Ash Wednesday marks the beginning of Lent, and it's time for those who observe the tradition to dig out their favorite recipes for meatless main dishes.
Some will find they actually feel better after weeks of limiting their meat intake and decide to continue the diet after the Lenten season is over.
There's even a name for those who are predominantly vegetarians but eat meat on occasion, explained Mary Ann O'Dell, a dietician for Akins Natural Foods. They are flexitarians.
"It can absolutely be a good thing," O'Dell said. "But it is like any diet. You still have to make good choices."
O'Dell said she eats meat and she is not opposed to eating meat, but other sources of proteins and other nutrients are available for people who choose to limit or abstain from meat intake.
"It is all about making sure that you get enough protein. But there are plenty of ways to get protein, such as eating soy, nuts and peanut butter," O'Dell said.
O'Dell also noted that if you decrease your meat intake, you should increase the amount of whole grains and fiber, such as fruit and vegetables.
"Of course, there are some people who will eat cheese pizza and vegetarian hot dogs," O'Dell said. "This is why you need to make good choices."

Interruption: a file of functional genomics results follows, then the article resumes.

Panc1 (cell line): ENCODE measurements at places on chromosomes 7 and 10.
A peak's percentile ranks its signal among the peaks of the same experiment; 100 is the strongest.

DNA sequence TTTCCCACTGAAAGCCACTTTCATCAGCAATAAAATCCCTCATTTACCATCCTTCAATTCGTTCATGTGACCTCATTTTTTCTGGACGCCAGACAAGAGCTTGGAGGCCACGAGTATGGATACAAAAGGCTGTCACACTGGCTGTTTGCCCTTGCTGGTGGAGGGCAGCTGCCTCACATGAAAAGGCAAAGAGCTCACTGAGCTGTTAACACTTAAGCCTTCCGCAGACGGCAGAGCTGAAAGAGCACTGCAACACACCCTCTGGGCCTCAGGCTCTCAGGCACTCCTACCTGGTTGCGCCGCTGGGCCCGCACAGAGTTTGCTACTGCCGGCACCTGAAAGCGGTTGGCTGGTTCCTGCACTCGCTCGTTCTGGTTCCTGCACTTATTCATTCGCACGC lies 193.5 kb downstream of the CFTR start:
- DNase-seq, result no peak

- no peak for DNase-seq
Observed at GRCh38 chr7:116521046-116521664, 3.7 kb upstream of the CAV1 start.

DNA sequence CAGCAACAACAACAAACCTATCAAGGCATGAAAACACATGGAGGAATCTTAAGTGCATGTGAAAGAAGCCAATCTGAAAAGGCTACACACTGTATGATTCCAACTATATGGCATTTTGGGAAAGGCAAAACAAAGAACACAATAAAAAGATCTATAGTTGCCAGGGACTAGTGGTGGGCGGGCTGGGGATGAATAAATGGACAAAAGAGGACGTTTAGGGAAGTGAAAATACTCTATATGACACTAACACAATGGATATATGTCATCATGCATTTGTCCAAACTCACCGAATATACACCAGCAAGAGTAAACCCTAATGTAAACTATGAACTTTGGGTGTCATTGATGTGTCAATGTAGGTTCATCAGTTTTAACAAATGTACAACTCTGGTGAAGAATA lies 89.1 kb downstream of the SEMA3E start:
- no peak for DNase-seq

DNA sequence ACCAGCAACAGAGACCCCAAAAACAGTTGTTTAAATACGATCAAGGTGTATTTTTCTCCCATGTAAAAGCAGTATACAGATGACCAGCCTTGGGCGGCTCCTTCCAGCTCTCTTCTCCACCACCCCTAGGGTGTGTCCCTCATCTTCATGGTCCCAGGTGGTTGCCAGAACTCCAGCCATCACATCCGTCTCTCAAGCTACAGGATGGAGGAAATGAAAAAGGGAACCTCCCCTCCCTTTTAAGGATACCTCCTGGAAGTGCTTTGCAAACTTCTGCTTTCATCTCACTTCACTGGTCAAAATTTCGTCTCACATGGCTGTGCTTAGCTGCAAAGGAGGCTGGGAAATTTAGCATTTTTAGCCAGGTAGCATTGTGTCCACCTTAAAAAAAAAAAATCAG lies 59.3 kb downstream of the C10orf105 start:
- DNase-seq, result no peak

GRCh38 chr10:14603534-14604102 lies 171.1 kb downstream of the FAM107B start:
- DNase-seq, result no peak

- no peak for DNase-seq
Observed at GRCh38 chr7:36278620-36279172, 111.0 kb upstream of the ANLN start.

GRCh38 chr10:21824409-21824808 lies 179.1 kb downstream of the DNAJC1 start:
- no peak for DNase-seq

And for those who are observing Lent, the diet restrictions are also about being mindful or your lifestyle and improving yourself.
"So maybe taking the easy route with the foods that you choose is really not the point," she said.
And taking the easy route is what many chefs have done historically when preparing a vegetarian dish for a menu, noted Sam Bracken, chef and co-owner of The Canebrake resort in Wagoner.
Bracken's wife, Lisa, is a vegetarian, and Bracken takes care to make sure their restaurant offers plenty of filling and healthy vegetarian dishes.
"For so long, chefs just kind of served a plate of side dishes as a vegetarian option," Bracken said. "I think that mindset is kind of going away now."
Often chefs can be more creative with vegetarian dishes than they are with proteins, Bracken said, because they take the time to really consider the dish and plan to make it both filling and tasty.
The goal is to make the diners feel satiated by the meatless dish, Bracken said, but not heavy or sluggish.
Bracken shared some recipes for some of The Canebrake's popular vegetarian dishes. Here are three.
This colorful hash can be used for an entree or a fun side dish for another meal.
VEGETARIAN HASH AND EGGS
Root Vegetable Hash
2 purple potatoes
1 gold beet
2 Yukon gold potatoes
1 sweet potato
oil as needed
Salt and pepper to taste
garlic powder to taste
2 minced garlic cloves
1 teaspoon dry thyme
1/2 cup diced onion
1/4 cup white wine
1. Cut all vegetables into a small dice and place in a mixing bowl. Toss the vegetables in oil just enough to coat them evenly.
2. Season to taste with salt, pepper and garlic. Spread the hash out evenly on cookie sheets. Place the hash in a 350 degree oven for 25 minutes until vegetables are tender.
3. Place enough oil in a large saute pan to coat the bottom of the pan. Add the onions and garlic to the pan and brown lightly. Add
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